by Bob Beranek
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The decision to train begins with what is called a Needs Assessment.  In the last post I pointed out the necessity to track business trends through quantitative measurement. As you track trends, problems are frequently right there for you to see. You may have a customer service issue, a callback crisis, a sales setback or a human resources dilemma. No matter what the assessed need, you need to address it.  How do you do that?  It may be as simple as drafting a new policy and making it known.  It could be the termination of a person who is causing a problem. Sometimes a problem requires the implementation of formal training.

What I mean by “formal” training is the act of announcing, planning and conducting a program to impart new or additional information to employees and staff. I don’t mean taking an employee aside and telling him or her they screwed up and telling them how you expect it to change—that is discipline not training. If you expect the newly imparted information to stick, you must make it known that it matters.  You do this through a concerted effort of presenting a program; otherwise it can go in one ear and out the other.

There are all types of training that can be implemented in solving your problem. Although there are numerous companies that can assist if you want to outsource your training, for our purposes I will be focusing on internal training. This can include open discussion training, hands-on training, seminars or demonstrations. The type of training you choose depends on budget and time constraints, the needs assessment and the results you want to realize. In this series of posts, I plan to address each of these types of training methods and explain the benefits and downfalls of each.

Considering that my blog is called “Technically Speaking,” I think I will assume that the interest of those reading this post is in the technical training arena and not in sales or marketing.  So, I am going to tackle the types of training that would best pertain to the technical or installation training found in the auto glass shop.

Open Discussions
One of the most versatile and easiest methods to conduct is the Open Discussion (OD). The OD can be used to impart almost any information you wish to share, from announcements to new product introductions. The OD is very easy to put together and it is far from threatening to the attendees. But there are some planning hurdles that must be addressed and some pros and cons to consider when using this type of training program.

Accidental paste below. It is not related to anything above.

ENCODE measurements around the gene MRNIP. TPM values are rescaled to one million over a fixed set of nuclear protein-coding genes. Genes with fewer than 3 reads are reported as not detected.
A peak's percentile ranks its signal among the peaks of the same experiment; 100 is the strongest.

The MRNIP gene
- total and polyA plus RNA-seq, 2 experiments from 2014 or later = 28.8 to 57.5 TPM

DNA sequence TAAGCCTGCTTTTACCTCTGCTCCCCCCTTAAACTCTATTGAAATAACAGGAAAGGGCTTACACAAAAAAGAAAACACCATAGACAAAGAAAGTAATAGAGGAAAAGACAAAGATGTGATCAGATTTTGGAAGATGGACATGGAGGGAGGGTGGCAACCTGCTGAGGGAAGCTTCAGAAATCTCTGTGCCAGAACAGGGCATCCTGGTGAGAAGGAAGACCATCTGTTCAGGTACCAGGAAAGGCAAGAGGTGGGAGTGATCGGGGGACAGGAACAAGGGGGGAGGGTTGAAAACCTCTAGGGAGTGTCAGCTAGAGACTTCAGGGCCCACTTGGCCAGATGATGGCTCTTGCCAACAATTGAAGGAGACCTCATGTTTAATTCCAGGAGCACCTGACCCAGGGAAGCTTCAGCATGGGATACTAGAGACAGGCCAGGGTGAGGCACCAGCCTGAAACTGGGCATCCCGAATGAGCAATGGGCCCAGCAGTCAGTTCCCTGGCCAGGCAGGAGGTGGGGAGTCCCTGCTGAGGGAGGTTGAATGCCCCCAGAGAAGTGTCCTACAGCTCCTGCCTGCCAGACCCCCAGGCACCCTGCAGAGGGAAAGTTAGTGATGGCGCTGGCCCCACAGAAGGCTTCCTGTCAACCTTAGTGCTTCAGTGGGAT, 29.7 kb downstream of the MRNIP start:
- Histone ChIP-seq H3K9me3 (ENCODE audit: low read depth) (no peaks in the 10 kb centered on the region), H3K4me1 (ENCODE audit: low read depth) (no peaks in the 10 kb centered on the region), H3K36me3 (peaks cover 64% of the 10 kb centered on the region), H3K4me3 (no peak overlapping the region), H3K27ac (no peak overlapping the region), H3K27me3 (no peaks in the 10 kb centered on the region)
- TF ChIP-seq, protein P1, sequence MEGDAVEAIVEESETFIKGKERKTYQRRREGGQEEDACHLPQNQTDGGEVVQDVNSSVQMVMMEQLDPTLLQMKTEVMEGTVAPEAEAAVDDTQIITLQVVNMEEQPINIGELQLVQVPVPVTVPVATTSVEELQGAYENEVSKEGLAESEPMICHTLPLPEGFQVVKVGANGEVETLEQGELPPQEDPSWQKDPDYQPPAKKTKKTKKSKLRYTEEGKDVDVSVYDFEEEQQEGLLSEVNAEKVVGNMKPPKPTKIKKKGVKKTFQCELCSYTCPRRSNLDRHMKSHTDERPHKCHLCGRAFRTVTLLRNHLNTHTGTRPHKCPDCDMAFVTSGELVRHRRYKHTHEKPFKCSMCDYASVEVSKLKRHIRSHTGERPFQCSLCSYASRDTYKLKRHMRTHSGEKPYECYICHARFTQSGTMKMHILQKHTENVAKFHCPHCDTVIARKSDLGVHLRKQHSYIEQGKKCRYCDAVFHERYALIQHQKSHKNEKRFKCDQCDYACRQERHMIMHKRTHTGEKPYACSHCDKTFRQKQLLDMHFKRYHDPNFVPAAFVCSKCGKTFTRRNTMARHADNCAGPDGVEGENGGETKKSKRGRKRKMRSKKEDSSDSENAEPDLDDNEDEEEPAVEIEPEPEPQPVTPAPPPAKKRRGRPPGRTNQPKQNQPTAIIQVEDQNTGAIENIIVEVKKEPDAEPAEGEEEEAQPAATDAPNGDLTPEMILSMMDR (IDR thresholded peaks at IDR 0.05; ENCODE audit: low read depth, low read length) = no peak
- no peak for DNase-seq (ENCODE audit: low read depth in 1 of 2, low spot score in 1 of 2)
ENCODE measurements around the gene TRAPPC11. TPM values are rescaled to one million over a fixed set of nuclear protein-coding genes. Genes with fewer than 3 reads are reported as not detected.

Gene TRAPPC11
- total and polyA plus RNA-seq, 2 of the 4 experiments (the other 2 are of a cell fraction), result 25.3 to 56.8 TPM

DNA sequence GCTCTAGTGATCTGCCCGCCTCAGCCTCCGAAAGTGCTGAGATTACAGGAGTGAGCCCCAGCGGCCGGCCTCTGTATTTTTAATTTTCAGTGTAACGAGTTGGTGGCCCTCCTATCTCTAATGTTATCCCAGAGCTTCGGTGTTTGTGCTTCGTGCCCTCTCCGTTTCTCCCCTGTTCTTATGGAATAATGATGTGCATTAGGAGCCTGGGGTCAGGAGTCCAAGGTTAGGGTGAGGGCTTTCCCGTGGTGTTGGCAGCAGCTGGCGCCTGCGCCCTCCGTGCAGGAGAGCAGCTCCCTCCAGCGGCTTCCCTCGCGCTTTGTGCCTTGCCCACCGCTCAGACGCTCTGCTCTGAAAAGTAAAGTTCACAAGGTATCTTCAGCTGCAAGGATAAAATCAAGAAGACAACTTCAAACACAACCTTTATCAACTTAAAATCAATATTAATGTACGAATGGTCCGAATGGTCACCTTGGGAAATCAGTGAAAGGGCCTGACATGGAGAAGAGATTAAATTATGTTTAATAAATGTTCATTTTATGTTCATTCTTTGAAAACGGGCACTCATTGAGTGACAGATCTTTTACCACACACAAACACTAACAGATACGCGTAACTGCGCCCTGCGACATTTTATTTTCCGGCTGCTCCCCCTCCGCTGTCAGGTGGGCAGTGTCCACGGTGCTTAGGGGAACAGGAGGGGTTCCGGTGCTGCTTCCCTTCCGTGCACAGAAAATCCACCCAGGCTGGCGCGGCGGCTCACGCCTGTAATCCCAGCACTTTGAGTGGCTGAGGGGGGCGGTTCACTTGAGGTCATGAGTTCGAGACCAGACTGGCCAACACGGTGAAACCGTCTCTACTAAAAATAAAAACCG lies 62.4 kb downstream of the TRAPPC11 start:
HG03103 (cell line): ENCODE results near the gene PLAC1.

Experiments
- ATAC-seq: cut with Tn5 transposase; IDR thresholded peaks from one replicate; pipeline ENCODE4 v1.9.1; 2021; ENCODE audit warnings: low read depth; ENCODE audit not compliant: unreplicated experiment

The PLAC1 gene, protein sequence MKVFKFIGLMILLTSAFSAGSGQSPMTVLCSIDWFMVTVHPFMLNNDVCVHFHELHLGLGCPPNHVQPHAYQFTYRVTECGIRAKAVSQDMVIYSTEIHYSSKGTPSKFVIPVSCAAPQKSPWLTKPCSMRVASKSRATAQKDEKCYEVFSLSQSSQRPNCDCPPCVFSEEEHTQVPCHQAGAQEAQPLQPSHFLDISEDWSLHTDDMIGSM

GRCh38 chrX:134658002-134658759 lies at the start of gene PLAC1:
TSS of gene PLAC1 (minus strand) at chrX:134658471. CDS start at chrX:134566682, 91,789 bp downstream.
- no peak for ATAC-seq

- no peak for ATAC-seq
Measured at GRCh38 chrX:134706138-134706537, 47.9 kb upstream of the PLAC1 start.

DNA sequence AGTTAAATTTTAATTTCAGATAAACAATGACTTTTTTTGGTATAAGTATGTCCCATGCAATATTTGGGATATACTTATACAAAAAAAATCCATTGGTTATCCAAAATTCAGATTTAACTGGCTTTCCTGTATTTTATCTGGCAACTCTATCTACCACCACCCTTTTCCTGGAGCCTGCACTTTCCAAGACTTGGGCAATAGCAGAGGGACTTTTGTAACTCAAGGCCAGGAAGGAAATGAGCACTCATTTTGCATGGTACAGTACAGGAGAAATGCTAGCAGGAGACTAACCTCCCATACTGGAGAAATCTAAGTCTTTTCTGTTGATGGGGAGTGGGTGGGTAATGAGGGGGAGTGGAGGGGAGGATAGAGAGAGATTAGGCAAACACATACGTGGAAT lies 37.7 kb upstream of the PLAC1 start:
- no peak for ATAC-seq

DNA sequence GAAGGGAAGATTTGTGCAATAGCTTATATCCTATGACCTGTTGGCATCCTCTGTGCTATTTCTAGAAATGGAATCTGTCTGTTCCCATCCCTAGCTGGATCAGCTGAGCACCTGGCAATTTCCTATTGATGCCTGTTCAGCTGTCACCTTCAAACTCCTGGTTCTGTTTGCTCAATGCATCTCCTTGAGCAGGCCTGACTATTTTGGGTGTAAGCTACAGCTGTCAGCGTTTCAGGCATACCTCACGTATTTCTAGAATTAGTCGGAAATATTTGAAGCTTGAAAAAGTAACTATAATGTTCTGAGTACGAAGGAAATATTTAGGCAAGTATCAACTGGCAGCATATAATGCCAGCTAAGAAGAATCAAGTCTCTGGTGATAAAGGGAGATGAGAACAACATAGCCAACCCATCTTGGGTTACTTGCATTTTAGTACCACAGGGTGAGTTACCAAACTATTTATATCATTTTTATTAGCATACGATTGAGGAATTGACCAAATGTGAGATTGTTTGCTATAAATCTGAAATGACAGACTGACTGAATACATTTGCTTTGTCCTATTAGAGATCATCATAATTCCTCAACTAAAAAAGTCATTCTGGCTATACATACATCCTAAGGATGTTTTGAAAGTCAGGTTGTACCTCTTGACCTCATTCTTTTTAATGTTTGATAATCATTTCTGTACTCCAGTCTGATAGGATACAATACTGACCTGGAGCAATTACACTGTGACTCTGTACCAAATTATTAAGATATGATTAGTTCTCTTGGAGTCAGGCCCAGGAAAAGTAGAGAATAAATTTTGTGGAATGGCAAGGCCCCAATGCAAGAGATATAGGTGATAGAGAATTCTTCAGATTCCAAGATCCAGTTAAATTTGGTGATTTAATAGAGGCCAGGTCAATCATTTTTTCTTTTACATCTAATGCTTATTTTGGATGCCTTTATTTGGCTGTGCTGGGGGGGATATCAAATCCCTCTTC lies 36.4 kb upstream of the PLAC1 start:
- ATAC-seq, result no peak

Preparation

  • Set a date and time that all can attend.
  • Make sure that schedules are set to assure attendance. If you are lax on requiring attendance, they will be lax on hearing what you say.
  • Prepare an outline of discussion. One problem with ODs is that they can get out of control and the purpose of the training is lost or watered down.
  • Make the venue comfortable and less formal. This encourages discussion and reduces nervousness.
  • Have refreshments or snacks available to promote the casual atmosphere.
  • Assign someone to take notes or minutes of the meeting for future reference.

Pros

  • Casual environment encourages open discussion and is non-threatening.
  • The method can be used on a wide array of subjects.
  • Cost of training is minimal.
  • Minimal preparation for presentation.
  • Easily adaptable to include guest speakers or presenters.

Cons

  • It is so casual that some may not take the training seriously.
  • It is difficult to control the conversation.
    • Discussion can wander off in directions not desired.
    • Attendees have a tendency to talk over others and miss important issues
    • The effectiveness of training is less than other methods.

The last point under Cons is an important detriment to OD training, “The effectiveness of training is less than other methods.” This is mainly because in an open discussion context your employees are not very far removed from their normal surroundings and they are hearing directives from the same people that give them orders daily. Open discussions can work well as a training method when joined with other programs or when training budgets are strained. Just remember that it will not be optimally effective if you let the discussion wander away from its goal subject.

My years of training experience show that a new venue and a different voice can make the difference if information imparted is retained or lost. That is why the American Society for Training and Development (ASTD) recommends a combination of internal and external training programs to get the best results.

Comment (1)

  1. Glasseye said on 06-08-2012

    Chairing OD’s is an acquired skill, demanding a good ability of the person leading the event. If your new to this, exactly the wrong thing to do is to ” jump in at the deep end” . Study the skill first, then start with a small group of individuals and get feedback direct or indirect. Getting a balance is key, especially on emotive topics such as pay and reward structures. ” Rising to the bait” and showing bias are the big pits, not to fall into.

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